Grow'd Again: Articulation and the History of Topsy

Few people would disagree with the statement that Uncle Tom's Cabin has been both a progressive and a reactionary force in American culture. The problem is accounting for how one text can have such a varied political text. Or, perhaps that is the wrong question. What if Uncle Tom's Cabin is thought of as many texts? That is to say, what if we think of Uncle Tom's Cabin not just as a novel created by an author, Harriet Beecher Stowe, but as a text created and recreated by readers, adapters, and even those politically hostile to Stowe?
Figure 1
Then there would be an obligation to consider those texts that responded to or made use of Uncle Tom's Cabin as in themselves significant. Too often these texts (other novels, plays, poems, songs, advertisements, newspaper reports, letters to the editor, etc.) are only given attention as a reflection of the popularity or impact of Stowe's novel. But they can also be viewed as the very means by which Uncle Tom's Cabin assumed importance in American culture, as what began as Stowe's novel was taken up by others and interpreted, reconsidered, and, to use the term central to this argument, articulated. The character of Topsy, as she was constructed by Stowe and subsequently reconstructed by others, illustrates how disparate cultural elements can take on a range of political and social meanings.

Understanding Articulation

Stuart Hall's definition of articulation provides the most helpful guide to this approach. As a concept, articulation has a much more obvious connotation in England because of the popular term "articulated lorry," which refers to what in the U. S. is called a "tractor trailer truck." Articulation in this sense refers to the manner in which the trailer section can be detached and hooked up with different tractor sections. Despite the non-necessary correspondence between these two parts, the combination would be referred to as a truck. However, "truck," from this perspective, needs to be seen as the articulation of two separate elements into a unified construct.

Articulation has been defined more formally by Hall as:

the form of the connection that can make a unity of two different elements, under certain conditions. It is a linkage which is not necessary, determined, absolute and essential for all time. You have to ask, under what circumstances can a connection be forged or made?*
Articulation describes the means by which cultural elements can be joined together as well as the contingent nature of those linkages. Hall insists that there is nothing essential in these cultural combinations (just as a trailer section can be moved onto any truck), but that under certain conditions specific combinations are most likely and have something to tell us about the nature of those conditions. In short, material conditions matter, even if they do not "determine" in the traditional sense. Following Raymond Williams, Hall has insisted that "[m]aterial circumstances are the net of constraints, the ‘conditions of existence' for practical thought and calculation about society"* The important work to be done by theorizing lies not in predicting outcomes, but in establishing what action to take (or what action could have been taken) given a set of circumstances.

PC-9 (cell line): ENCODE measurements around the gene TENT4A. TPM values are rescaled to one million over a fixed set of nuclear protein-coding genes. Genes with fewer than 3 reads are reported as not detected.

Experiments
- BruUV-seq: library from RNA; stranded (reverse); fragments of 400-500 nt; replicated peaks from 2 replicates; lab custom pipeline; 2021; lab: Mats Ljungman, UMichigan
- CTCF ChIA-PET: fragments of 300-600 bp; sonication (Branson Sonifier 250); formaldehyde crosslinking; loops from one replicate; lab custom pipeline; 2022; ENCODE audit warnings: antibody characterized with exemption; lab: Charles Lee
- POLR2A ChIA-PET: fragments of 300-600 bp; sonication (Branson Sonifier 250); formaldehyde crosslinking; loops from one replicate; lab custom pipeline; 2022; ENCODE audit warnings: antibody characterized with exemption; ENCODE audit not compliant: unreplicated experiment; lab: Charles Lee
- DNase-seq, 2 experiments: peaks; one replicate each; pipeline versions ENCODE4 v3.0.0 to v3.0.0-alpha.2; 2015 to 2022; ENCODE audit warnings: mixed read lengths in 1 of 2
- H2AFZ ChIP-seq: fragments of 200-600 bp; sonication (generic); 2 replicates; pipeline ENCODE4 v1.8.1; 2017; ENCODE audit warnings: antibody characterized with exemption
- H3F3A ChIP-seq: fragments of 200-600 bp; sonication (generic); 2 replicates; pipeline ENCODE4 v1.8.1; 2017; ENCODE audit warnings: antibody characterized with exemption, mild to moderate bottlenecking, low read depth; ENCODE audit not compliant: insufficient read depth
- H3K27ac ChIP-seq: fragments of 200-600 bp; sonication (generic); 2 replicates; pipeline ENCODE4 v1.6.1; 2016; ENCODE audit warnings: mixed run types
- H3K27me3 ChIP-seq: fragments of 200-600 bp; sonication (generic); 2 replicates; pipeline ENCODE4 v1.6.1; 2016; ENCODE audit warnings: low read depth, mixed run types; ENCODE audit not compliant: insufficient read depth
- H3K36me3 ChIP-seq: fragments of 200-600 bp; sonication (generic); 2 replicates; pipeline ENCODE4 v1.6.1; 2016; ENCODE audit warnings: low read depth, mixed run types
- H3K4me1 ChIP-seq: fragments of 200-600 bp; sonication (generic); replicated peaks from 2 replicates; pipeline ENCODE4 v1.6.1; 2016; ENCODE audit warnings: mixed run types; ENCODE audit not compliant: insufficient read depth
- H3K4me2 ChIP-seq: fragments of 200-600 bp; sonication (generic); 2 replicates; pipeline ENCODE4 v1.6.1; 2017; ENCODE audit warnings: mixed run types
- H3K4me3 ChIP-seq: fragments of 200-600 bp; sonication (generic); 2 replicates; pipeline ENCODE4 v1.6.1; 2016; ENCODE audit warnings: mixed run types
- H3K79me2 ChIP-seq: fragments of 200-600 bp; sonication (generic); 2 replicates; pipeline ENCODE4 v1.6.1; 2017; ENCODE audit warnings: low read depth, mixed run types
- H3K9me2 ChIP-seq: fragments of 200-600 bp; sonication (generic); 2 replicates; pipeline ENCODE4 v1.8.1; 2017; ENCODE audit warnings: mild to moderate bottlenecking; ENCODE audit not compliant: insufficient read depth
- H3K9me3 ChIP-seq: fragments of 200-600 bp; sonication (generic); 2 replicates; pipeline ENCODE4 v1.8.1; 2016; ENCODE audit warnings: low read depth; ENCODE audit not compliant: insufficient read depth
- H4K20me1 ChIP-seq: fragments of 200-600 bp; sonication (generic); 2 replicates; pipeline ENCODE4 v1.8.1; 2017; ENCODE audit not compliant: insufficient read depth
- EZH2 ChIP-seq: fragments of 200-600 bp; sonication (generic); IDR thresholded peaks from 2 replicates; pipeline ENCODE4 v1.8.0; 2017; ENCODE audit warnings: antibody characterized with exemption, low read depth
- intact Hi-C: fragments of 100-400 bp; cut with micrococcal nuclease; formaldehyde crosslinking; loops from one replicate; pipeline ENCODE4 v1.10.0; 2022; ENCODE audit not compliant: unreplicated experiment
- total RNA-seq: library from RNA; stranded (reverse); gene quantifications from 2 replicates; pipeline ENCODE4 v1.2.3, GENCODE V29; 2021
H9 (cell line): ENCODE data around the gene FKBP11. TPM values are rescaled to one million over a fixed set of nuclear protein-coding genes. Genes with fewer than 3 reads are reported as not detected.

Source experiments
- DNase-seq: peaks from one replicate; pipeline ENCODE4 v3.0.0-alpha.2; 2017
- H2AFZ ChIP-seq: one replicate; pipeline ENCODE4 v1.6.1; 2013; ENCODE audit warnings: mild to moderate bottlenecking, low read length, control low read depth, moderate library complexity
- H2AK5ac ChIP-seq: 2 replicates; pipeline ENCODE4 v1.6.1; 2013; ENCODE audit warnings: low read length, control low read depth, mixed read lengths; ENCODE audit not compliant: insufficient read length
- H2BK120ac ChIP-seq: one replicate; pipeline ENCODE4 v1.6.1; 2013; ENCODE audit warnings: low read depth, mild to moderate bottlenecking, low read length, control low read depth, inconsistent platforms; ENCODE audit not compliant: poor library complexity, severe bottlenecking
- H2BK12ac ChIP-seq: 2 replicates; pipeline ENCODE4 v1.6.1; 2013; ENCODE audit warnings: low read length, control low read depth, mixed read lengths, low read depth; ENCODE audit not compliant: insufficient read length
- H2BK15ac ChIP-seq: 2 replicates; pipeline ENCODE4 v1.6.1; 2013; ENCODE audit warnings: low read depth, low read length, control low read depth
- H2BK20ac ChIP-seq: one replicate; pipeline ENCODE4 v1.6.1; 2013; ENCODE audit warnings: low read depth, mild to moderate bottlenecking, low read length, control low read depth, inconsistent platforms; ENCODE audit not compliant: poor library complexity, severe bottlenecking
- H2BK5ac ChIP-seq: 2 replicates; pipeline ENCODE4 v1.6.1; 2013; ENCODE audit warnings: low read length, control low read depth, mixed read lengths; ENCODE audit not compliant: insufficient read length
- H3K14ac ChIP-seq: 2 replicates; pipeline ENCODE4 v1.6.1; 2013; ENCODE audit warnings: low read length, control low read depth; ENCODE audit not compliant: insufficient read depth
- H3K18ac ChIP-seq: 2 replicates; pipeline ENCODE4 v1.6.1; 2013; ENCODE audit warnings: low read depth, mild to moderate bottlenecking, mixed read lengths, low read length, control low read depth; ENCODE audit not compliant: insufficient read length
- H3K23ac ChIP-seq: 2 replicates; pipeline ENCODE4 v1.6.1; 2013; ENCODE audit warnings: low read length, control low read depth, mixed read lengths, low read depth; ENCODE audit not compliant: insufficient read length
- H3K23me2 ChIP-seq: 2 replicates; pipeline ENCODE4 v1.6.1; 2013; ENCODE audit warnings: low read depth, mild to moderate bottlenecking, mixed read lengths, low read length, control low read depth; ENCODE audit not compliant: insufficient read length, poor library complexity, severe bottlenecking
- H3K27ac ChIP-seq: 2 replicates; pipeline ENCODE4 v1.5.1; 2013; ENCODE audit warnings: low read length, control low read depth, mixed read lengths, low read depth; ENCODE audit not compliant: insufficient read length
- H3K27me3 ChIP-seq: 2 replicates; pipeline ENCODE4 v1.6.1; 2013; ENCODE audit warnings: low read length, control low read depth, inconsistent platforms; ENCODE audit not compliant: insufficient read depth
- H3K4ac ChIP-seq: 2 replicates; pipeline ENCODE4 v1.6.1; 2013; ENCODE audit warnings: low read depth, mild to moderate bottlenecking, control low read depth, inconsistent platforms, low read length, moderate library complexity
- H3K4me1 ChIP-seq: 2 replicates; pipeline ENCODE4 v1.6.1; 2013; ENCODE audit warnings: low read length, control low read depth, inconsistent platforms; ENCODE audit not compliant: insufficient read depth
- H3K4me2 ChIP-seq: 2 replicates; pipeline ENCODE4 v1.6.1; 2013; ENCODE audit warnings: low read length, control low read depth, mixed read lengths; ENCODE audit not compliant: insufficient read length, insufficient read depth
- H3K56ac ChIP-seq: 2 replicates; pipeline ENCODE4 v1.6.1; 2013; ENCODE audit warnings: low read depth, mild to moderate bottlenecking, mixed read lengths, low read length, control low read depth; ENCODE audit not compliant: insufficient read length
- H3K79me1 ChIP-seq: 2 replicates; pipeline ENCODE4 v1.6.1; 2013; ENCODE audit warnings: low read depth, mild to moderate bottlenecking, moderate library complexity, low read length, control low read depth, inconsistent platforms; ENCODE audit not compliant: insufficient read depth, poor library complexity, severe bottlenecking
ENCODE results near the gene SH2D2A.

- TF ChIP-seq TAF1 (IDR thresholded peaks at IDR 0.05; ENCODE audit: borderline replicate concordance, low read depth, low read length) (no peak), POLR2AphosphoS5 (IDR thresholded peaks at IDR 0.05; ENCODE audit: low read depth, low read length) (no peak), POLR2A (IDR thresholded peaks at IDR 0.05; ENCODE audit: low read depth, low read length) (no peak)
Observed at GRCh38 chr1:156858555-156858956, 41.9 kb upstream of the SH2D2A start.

Figure 2 The advantage of the concept of articulation in the context of Uncle Tom's Cabin is that it allows an examination of Stowe's novel as part of a cultural pattern, not as an isolated creative act. Stowe's novel put into combination a series of cultural elements (including religion, slavery, melodrama, and family crises), but those elements then became available for reinterpretation and re-articulation, as becomes apparent in an examination of the long, varied history of representations of one of Stowe's most popular characters, Topsy.

Creating Stowe's Topsy

Figure 3It would be wrong to consider Stowe's Topsy as the "authentic" creation that was simply degraded by those making use of her after Stowe. The character of Topsy began as a combination of different cultural elements. Within Stowe's Topsy can be found elements of minstrel stereotypes, the trope of the "wild child," and anxiety about the working-class. When St. Clare first introduces Topsy he says, "I thought she was rather a funny specimen in the Jim Crow line" and tells her to "give us a song, now, and show us some of your dancing."* Topsy's routine, consisting of spins, claps, odd singing and a concluding somersault, was to be substantially enhanced in subsequent theatrical performances. However, the minstrel element already in the Topsy of the novel was there for later adapters to re-articulate, in this case back into the tradition from which she had partially "grow'd."